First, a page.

Building Resilience: Media Literacy

Building Resilience: Media Literacy for a Safer Jewish Community

On November 6, we had a wonderful conversation with our experts Anthony Eastin and Assaf Kipnis and came away with a clear understanding that as we navigate the online world, we should Pause, Verify, Be Thoughtful, and Move On.

Visit HERE to watch the full event.

Pause, Verify, Be Thoughtful, and Move On

Take a few minutes to evaluate the source and corroborate facts before engaging.
Don’t fall victim to “rage baiting”.
Is this Misinformation or Disinformation? 

Misinformation is information that is spread without the intent to cause harm. Disinformation is deliberate false or misleading information that is spread to achieve a specific desired behavior.

Remember your ethics and values when emotions run high online.

Is the information coming from a trusted source? 
A trusted source can be characterized by being free from bias and backed by evidence. They are typically authored by credible organizations/individuals. For you to determine a source’s credibility one should take the following into account:

  • Author – Does the author have a history of biases towards the information that they are presenting? Would the author have anything to gain from providing misleading information? 
  • Publisher – Nowadays, most authors publish through a website to reach their audience. Oftentimes, these sites are catered to a specific target audience thus creating an information echo chamber. When reading an article online one should pay close attention to where this information is being published to understand if that publisher may be biased on the information being pushed.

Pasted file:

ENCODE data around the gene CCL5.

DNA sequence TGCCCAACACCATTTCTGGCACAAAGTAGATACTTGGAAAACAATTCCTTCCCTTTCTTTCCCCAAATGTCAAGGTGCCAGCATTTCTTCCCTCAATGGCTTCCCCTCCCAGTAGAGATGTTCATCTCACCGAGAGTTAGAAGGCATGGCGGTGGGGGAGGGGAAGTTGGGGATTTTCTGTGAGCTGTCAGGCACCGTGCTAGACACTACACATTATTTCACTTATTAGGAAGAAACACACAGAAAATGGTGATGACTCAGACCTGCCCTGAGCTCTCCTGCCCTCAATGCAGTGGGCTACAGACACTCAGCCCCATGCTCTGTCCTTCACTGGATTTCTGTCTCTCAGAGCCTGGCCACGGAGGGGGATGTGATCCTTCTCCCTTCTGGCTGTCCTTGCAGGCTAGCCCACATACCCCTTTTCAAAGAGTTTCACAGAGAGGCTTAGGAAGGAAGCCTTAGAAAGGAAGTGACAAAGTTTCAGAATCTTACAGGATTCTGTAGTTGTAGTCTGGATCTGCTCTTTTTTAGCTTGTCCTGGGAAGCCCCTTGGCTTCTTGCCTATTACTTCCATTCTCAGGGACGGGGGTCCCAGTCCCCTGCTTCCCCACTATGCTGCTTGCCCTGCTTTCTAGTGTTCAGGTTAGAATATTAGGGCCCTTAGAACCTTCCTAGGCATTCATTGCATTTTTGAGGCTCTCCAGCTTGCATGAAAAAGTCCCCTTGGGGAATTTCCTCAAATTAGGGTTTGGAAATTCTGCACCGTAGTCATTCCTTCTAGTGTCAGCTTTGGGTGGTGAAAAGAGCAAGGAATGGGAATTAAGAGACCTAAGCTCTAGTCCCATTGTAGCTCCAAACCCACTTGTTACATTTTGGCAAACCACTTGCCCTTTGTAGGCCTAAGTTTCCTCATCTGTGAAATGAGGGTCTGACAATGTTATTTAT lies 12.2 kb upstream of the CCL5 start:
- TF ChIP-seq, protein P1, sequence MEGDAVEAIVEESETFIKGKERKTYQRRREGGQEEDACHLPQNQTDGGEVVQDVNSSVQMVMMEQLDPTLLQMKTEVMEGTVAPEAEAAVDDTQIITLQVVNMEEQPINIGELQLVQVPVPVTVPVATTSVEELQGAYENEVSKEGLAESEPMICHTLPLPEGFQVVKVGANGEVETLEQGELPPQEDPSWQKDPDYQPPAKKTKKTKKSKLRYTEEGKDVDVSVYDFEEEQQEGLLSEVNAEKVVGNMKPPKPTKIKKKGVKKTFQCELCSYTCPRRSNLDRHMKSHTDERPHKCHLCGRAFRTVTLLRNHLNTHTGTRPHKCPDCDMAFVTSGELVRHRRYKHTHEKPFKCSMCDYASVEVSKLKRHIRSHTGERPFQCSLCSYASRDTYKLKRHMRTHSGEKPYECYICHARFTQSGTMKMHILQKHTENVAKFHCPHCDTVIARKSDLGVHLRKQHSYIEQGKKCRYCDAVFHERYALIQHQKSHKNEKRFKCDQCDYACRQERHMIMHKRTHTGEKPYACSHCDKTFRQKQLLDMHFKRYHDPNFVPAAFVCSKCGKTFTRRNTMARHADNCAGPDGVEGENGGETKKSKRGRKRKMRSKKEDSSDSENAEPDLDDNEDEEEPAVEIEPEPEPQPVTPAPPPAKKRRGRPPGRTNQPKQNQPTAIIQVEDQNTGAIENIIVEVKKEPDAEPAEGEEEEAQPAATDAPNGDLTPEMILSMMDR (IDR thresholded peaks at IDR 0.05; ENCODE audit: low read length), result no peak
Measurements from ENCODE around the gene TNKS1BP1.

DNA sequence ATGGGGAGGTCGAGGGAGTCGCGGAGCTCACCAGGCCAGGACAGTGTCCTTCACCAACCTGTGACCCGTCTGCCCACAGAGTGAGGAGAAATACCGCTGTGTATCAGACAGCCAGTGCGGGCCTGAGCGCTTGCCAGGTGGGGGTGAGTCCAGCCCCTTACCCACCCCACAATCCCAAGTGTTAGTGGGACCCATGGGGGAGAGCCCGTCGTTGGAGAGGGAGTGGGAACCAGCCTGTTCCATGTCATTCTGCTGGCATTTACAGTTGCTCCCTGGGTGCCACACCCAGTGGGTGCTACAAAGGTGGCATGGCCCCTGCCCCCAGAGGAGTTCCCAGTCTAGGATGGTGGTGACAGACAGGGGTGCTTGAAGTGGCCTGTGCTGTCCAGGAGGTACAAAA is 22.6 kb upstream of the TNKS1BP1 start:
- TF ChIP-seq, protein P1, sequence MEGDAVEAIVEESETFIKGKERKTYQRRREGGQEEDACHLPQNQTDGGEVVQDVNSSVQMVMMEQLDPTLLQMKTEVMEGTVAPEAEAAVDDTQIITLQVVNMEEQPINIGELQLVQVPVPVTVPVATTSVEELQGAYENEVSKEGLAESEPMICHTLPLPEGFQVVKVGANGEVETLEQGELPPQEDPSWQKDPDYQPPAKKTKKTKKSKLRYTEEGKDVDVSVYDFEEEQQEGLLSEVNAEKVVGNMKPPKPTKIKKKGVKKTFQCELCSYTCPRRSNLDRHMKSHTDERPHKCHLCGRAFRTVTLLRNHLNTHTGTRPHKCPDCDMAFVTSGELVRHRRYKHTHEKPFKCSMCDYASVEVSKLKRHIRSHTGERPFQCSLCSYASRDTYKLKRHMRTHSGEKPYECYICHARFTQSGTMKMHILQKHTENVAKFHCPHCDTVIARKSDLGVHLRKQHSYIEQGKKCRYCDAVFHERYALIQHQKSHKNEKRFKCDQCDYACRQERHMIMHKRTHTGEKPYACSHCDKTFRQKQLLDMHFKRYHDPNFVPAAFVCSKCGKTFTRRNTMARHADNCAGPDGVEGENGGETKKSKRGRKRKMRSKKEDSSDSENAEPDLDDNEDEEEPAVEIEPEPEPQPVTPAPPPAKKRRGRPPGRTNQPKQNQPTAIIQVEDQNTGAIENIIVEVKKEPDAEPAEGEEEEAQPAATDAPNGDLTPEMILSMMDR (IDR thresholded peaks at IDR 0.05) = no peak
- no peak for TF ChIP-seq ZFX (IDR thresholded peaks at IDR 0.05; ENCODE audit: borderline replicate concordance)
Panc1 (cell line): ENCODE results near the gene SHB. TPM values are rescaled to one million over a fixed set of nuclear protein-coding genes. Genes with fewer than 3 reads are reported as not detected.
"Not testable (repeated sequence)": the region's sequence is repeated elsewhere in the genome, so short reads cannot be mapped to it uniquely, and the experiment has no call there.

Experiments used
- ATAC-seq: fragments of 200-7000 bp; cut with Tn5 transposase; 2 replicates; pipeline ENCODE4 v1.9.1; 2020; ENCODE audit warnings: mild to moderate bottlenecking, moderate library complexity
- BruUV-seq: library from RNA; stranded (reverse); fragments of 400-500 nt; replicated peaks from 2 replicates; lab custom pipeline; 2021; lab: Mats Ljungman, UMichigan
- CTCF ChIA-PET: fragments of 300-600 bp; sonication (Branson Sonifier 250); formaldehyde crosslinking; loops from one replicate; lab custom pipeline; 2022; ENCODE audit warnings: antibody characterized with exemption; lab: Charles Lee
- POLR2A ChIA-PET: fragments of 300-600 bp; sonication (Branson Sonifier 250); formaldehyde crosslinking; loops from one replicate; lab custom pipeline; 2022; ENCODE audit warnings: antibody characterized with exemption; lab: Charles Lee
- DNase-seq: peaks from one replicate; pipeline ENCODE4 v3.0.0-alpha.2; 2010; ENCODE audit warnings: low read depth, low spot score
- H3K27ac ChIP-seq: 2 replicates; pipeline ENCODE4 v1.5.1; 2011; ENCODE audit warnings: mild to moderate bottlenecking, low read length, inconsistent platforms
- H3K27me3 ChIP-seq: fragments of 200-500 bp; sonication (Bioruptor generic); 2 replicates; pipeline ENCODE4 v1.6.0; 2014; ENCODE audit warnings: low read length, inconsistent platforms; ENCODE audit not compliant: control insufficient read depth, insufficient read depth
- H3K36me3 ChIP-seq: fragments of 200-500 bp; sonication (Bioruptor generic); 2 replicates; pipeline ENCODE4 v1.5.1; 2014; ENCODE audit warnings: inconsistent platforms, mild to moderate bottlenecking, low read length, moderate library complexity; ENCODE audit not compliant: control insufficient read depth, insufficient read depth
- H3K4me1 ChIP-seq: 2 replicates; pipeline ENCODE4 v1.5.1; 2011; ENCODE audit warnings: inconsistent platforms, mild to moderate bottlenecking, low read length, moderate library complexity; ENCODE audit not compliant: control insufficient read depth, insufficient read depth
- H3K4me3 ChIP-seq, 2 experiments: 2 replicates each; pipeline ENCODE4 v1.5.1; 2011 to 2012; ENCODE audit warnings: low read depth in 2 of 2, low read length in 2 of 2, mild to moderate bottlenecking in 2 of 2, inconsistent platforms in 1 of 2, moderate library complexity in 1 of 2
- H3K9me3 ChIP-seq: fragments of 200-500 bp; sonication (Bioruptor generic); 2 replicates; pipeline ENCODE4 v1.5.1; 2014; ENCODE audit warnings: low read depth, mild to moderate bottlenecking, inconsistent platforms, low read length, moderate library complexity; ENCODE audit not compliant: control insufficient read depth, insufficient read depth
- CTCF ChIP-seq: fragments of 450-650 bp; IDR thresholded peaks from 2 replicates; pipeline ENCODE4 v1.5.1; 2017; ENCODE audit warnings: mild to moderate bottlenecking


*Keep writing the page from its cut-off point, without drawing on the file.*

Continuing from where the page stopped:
• Publication Date – It’s easy for people to forget that unless you have a firsthand account of something that recently occurred that information fog of war is very common. You might have seen a video on Twitter or Reddit about something that you think might have just happened. It’s in our nature to want to share information as quickly as possible to as many people as possible but by doing so it’s easier for us to be a victim of the information fog of war. We might not know the full context of what the video is and when it could’ve happened. 

What trusted sources can I use?
Some of the trusted sources include government websites (oftentimes ending in .gov, .edu),, the National Bureau of Economic Research, the US Census Bureau, UK Office for National Statistics, and reputable news outlets​ that do not write in absolute or in an opinionated manner​. Other trustworthy sources encompass fact-checking websites like Media Bias/Fact Check, Politifact, and Open Secrets. Keep in mind that even those sources should be fact-checked across other sources to ensure that the information is thorough. 

Don’t react instantly or spread unverified information. Check the source and corroborating information from trustworthy outlets. If claims seem dubious, avoid sharing or commenting until they can be verified. Correct misinformation calmly by sharing facts from trusted sources. Don’t be afraid to report inaccurate information if you have substantial proof that the information they are sharing is not accurate.

Correct misinformation calmly. If responding to clear misinformation, point to facts and trusted sources, but avoid hostile arguments. Don’t spread false claims while trying to debunk them.

Share thoughtfully. Just because you can share something doesn’t mean you should. Consider if it constructively contributes to the discussion.

Consider privacy. Be careful about sharing personal or identifying details about yourself or others online. Keep the conversation productive and protected.

If you engage with posts you disagree with, make it simple – ask for a source – and move on.

For Additional Resources on Media Literacy, see